Home » today » Business » Dictatorship: The Myth of the “Economic Miracle” – 2024-02-29 09:09:02

Dictatorship: The Myth of the “Economic Miracle” – 2024-02-29 09:09:02

In the bleak years of the memorandum under the weight of the painful economic and social effects of bankruptcy and commitments to creditors, some “reminisced” about the years of the seven years and the supposed “economic miracle” of the regime.

This myth was cultivated not only by the imaginative colonels and their propaganda apparatus, but also by the later nostalgics of the junta and all sorts of “outraged”, without of course corresponding to reality. The paradox is that the scientific research did not delve into the study of the economic policy of the period 1967-1974 and the real “achievements of the National Government in the Economic Sector”.

Fifty years after the collapse of the dictatorship, its economic affairs were under the microscope of the conference organized by the Athens University of Economics and Business, under the auspices of the Hellenic Parliament, on the initiative of the Foundation’s professor and former minister Nikos Christodoulakis and the participation of a number of prestigious academics from the scientific fields of Economics, History, Political Sciences and International Relations.


What was the economic policy that was implemented in the seven-year period 1967-1974 and what type of macroeconomic imbalances did it cause in the Greek economy? How much was the income inequality really and what was the policy followed in the energy sector and what were the consequences? But how was the country’s participation in the international economic system affected by the dictatorship and what were the effects of the international isolation on the domestic economy? These were just some of the questions that preoccupied the distinguished professors who participated in the conference, the proceedings of which were opened by the President of the Parliament Kostas Tassoulas pointing out that “Indeed, there is a myth creeping around, that they may have done well financially, while this is not the case.”

According to him, the research gap regarding the issues of the junta economy is explained because the main weight fell on the issues of the violation of democratic rights and freedoms, the Cyprus tragedy, the role of the USA, etc., issues that monopolized historical research with as a result, the economic dimension of the dictatorship’s actions moved to the background.

The ambition of the University of Economics is to have a multi-year research project on the economic policy of the junta “which remain either controversial or obscure away from the spotlight and analysis”as Mr. Christodoulakis said.


Summarizing some, it emerges that the economic policy of the regime proved to be reckless, short-sighted and opportunistic, with serious macroeconomic consequences.

Too many of the investments that were made went awry or were jerky and wrong (from anarchic tourism development with unprecedented environmental and architectural impacts, to large investments favored by the dictatorship such as Onassis’ grandiose “plan O” that provided for the installation of a refinery in Pachi Megaron and investments of $600 million canceled in 1971, etc.).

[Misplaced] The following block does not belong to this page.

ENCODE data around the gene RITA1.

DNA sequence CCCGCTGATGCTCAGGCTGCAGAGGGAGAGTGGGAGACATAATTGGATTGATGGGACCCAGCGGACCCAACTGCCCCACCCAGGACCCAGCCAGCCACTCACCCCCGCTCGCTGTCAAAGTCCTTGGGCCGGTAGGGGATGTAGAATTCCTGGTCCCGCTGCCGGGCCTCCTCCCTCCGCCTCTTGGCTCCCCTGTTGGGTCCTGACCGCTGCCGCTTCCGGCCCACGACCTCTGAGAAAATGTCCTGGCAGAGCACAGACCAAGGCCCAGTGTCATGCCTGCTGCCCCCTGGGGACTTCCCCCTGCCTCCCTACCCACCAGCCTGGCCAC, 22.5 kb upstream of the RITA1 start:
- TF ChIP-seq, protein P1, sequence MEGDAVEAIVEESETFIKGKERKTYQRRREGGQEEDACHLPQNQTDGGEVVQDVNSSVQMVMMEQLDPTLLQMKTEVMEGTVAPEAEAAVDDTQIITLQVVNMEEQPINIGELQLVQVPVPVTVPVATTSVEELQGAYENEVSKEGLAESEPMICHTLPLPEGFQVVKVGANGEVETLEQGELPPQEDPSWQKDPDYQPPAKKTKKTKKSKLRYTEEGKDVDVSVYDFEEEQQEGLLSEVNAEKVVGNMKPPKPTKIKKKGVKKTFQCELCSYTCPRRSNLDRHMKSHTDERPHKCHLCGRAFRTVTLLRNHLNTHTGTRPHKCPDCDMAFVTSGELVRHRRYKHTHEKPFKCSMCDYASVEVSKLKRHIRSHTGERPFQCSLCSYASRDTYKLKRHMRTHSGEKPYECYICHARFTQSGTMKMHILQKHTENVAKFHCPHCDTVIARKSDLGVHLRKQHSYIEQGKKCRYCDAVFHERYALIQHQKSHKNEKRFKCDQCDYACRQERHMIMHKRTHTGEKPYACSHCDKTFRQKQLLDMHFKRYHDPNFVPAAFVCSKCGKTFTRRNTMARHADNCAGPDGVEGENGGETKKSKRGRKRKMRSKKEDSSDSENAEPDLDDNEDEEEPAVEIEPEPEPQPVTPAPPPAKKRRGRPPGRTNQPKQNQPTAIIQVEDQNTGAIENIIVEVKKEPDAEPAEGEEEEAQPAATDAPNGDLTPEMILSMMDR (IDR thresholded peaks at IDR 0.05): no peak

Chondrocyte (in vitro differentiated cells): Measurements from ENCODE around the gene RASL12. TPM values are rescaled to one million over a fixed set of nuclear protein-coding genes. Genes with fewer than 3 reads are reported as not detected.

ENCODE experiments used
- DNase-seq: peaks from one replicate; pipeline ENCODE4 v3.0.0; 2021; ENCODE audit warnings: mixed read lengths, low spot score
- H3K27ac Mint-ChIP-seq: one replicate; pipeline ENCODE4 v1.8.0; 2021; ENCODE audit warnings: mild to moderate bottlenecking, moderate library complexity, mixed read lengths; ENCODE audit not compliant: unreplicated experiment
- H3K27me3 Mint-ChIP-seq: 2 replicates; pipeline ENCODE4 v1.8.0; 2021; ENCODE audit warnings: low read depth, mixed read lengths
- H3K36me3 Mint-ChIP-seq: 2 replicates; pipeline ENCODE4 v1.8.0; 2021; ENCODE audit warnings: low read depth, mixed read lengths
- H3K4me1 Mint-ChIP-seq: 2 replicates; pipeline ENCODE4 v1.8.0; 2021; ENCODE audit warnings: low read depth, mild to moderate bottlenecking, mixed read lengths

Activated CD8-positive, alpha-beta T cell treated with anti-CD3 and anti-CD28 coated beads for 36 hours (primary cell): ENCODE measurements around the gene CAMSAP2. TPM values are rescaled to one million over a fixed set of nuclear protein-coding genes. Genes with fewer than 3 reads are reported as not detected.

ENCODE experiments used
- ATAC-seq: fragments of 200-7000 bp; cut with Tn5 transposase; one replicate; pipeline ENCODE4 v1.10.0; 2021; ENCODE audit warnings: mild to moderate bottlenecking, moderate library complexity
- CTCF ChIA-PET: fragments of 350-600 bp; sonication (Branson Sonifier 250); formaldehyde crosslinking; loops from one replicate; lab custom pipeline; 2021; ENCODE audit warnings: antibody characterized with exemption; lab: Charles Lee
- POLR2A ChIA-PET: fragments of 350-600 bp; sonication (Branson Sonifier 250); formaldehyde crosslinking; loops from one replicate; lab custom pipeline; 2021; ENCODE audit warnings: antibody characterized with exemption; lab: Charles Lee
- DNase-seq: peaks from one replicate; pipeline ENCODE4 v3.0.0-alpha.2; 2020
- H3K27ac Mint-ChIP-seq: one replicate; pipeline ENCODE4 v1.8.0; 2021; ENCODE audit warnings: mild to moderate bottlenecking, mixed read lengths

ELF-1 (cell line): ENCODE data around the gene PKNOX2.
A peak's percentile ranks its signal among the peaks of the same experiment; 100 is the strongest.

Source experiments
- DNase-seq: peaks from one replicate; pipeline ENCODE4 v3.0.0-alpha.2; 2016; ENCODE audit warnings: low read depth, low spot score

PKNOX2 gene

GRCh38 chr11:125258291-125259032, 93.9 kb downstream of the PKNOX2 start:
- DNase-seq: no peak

The beginning of the end

The junta did not attempt to change the character of the economic policy of the previous decades. However, it led to excesses and distortions regarding the policy of influencing aggregate demand as well as the development and exchange rate policy, which, combined with international disturbances such as the collapse of the Bretton Woods system and the first oil crisis, highlighted the weaknesses of the post-war model for the development of the Greek economy and were the beginning of the end of the Greek economic “miracle”, as emphasized by the professor emeritus of the University of Economics George Alogoskoufispointing out that in order to maintain the tolerance of the population, the regime sought by all means to accelerate economic growth by increasing aggregate demand (Five-Year Plan 1968-1972).

Also, the low quality of the investment plans implemented in relation to the past and the most strongly decreasing returns on the accumulation of capital, the increase in inflation with the adverse consequences for the evolution of the average real wages of employees, the increase in the external deficit balance, etc., were indicators of critical imbalances in the Greek economy.

The derailment

As pointed out by the assistant professor of Economic History at Panteion University Andreas Kakridisthe regime systematically sought to derive political legitimacy through its economic performance.

According to him there is a dimension which “calls into question the image of a regime that was at the exclusive service of a narrow circle of interests of big businessmen and shipowners, not that the economic oligarchy was not favored, but it was not the only one that was favored” as he said, explaining that “credit and rapid economic growth helped and created the scope for corporatization or even the appeasement of large sections of the population.”

However, the instrumentalization of the economy and growth rates leads to the derailment of ’73-’74. In terms of corruption, which the junta has accused civilian governments of arresting, the regime has shown a remarkable record.

#Dictatorship #Myth #Economic #Miracle

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